“I admired his eloquence, his broad vision, his unflinching honesty, his undauntable courage and his passion,” said Walker at the funeral service. “Above all, he was my friend, my critic and my collaborator. If I ever had a soul mate, this was it. His struggle was not only against racism or on behalf of the oppressed. It was an intellectual struggle as well as trying to form an accurate vision of what was going on and to explain it, believing that if you understand how and why, maybe you can intervene and improve it.”
Walker said Jones, who played a key role in bringing the Black Panther Party to Canada and advocated for change on several fronts to benefit disenfranchised people and communities, was a revolutionary.
“He turned things around,” said Walker. “He offered a new and more sophisticated understanding of the meaning of race and the product of racism, a systemic understanding that required systemic solutions. This analysis has become commonplace today. Human rights policies and government equity policies are based on the principle that Rocky was teaching 30 years before these politicians and bureaucrats had picked it up. Nevertheless, systemic problems continue and still does the revolution. Rocky didn’t drop the ball. He passed it on.”
Daughter Casey Jones tearfully recalled the throbbing pain of losing a father while sons Patrice and Shaka recounted the many hunting expeditions they and their father went on.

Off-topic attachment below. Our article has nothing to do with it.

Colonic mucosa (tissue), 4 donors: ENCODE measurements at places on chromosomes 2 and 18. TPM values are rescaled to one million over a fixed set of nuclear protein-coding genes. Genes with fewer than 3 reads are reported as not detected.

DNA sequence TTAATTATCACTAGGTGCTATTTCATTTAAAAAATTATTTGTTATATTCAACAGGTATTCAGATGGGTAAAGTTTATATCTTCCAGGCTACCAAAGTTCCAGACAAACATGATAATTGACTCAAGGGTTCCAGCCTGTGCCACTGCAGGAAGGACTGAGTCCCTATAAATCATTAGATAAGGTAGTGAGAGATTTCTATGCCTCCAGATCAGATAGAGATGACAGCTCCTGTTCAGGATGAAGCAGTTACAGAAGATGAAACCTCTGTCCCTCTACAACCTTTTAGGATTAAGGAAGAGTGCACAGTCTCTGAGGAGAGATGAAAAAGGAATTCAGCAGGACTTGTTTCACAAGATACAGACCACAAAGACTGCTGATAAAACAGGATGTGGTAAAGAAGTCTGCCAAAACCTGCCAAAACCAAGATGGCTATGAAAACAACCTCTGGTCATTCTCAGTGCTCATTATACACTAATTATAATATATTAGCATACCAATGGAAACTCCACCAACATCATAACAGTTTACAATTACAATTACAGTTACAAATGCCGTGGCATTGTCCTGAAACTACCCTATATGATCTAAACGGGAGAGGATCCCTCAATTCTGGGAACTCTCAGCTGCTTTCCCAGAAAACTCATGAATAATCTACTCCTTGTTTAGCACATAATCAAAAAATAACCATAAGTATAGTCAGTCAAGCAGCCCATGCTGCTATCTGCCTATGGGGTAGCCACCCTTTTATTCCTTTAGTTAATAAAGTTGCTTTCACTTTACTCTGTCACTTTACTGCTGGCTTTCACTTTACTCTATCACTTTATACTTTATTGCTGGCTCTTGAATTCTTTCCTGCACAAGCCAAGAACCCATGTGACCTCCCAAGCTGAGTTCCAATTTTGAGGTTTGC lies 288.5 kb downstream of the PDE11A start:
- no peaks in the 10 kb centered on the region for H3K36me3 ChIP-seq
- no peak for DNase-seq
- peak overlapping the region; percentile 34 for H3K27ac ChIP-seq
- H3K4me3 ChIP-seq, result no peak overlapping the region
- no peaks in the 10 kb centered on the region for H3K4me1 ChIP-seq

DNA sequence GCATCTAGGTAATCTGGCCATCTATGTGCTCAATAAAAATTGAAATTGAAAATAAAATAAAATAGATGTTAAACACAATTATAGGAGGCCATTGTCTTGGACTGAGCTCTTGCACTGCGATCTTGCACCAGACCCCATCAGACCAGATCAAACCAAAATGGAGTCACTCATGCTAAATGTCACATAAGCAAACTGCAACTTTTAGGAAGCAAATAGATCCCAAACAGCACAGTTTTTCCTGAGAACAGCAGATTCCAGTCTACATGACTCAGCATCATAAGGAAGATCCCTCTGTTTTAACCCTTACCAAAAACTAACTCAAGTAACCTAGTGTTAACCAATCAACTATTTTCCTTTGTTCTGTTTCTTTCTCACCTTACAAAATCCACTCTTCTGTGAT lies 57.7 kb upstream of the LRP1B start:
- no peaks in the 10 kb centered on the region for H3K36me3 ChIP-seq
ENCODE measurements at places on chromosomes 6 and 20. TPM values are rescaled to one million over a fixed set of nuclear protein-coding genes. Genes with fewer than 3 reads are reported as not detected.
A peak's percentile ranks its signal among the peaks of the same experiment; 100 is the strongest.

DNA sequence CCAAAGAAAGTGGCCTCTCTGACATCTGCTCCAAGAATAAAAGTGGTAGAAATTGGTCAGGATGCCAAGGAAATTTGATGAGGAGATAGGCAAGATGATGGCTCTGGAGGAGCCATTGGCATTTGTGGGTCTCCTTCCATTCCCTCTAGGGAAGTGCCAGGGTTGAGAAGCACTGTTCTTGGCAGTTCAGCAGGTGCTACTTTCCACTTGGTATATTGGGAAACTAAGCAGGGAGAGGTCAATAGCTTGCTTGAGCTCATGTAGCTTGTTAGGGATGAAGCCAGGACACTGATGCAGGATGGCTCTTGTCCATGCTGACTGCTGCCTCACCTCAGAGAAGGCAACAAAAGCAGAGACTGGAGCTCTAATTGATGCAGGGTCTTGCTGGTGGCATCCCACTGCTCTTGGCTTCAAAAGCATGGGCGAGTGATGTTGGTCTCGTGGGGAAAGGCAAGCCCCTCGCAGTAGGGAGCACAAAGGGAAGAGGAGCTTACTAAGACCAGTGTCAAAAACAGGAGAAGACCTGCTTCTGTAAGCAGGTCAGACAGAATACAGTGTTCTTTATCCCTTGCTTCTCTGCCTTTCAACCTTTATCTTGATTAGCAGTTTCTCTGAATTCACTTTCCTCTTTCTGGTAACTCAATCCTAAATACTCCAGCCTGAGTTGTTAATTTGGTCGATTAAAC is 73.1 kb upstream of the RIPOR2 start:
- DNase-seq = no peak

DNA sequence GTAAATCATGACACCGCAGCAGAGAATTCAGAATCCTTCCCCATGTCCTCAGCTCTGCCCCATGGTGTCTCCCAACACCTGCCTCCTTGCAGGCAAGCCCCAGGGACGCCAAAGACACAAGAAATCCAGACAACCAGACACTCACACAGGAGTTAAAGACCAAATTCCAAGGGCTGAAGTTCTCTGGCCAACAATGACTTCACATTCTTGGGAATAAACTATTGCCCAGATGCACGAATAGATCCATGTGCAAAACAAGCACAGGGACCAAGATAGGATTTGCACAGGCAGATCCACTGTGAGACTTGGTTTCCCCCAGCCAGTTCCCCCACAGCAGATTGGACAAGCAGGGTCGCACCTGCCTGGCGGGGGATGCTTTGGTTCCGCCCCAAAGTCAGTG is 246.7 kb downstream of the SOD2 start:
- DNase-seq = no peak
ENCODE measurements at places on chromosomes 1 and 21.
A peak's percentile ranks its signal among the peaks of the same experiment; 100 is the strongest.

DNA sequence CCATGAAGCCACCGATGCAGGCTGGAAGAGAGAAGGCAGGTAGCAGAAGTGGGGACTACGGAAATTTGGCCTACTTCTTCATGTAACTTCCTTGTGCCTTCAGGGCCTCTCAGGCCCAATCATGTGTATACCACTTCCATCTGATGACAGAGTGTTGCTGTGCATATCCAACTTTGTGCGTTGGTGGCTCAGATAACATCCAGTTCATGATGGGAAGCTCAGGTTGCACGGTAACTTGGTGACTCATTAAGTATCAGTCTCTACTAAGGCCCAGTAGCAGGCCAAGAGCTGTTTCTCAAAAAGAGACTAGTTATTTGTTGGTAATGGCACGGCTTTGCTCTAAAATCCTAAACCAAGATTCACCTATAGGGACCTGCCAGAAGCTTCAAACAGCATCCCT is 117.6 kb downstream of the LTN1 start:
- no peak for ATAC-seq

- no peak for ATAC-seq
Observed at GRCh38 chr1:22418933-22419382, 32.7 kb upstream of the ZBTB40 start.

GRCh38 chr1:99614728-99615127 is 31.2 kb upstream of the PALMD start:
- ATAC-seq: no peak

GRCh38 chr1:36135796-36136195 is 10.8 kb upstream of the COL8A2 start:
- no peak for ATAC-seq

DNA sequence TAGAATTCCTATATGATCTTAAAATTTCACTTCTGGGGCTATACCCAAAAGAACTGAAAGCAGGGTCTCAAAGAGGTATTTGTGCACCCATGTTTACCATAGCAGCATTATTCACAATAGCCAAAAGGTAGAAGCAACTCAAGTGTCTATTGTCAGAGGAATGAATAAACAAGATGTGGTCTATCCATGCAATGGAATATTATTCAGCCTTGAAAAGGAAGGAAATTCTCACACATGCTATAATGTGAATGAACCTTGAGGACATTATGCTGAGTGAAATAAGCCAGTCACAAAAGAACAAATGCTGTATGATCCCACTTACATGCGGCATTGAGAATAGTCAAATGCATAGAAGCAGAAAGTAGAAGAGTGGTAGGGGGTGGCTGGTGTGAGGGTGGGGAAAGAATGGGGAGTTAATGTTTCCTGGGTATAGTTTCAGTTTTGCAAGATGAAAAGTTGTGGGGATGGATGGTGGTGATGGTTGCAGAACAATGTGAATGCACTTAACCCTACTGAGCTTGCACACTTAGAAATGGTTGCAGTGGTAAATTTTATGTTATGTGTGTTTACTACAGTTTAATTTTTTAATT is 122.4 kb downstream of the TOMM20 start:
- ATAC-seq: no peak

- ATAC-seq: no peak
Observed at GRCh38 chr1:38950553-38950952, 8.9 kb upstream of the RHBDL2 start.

“He would always tell us that what goes on in the woods stay in the woods,” said Patrice. “We had a great life growing up with him and watching him in action. We were not allowed to watch Tarzan, but when ‘Roots’ was aired, that was like a family event in our home. He was a great, great man and we will miss him.”
One of 10 children, Jones was the grandson of Private Jeremiah Jones, who single-handedly captured a German machine gun nest and its crew during the 1917 battle for Vimy Ridge in France.
Eldest son, Agassou Jones, the women’s basketball coach at St. Francis Xavier University, read an excerpt from his dad’s unfinished memoir that addresses his close association with Jeremiah Jones.
“My sense of identity was always connected to being Jeremiah Jones’ grandson from the marsh in Truro which automatically gave me built-in protection and acceptance wherever I went, especially in my community,” wrote Jones, who was bestowed with the Order of Nova Scotia and an honorary doctorate by the University of Guelph.
Fighting back tears, childhood friend Doug Collins said every Black Canadian should have a picture of Jones in their house.
“He was my hero,” said Collins. “He had more courage that most people will have in their lifetime.”
Graduating from Dalhousie University in 1950 with a law degree, Jones worked closely with the Aboriginal community on land claims, justice and education issues and successfully argued the ground-breaking case R. vs. R.D.S Supreme Court decision on establishing the rules for determining reasonable apprehension of bias in the court system by judges, and establishing limits to the application of social context in judging.
A memorial service will be held in Halifax at a date to be announced.
By RON FANFAIR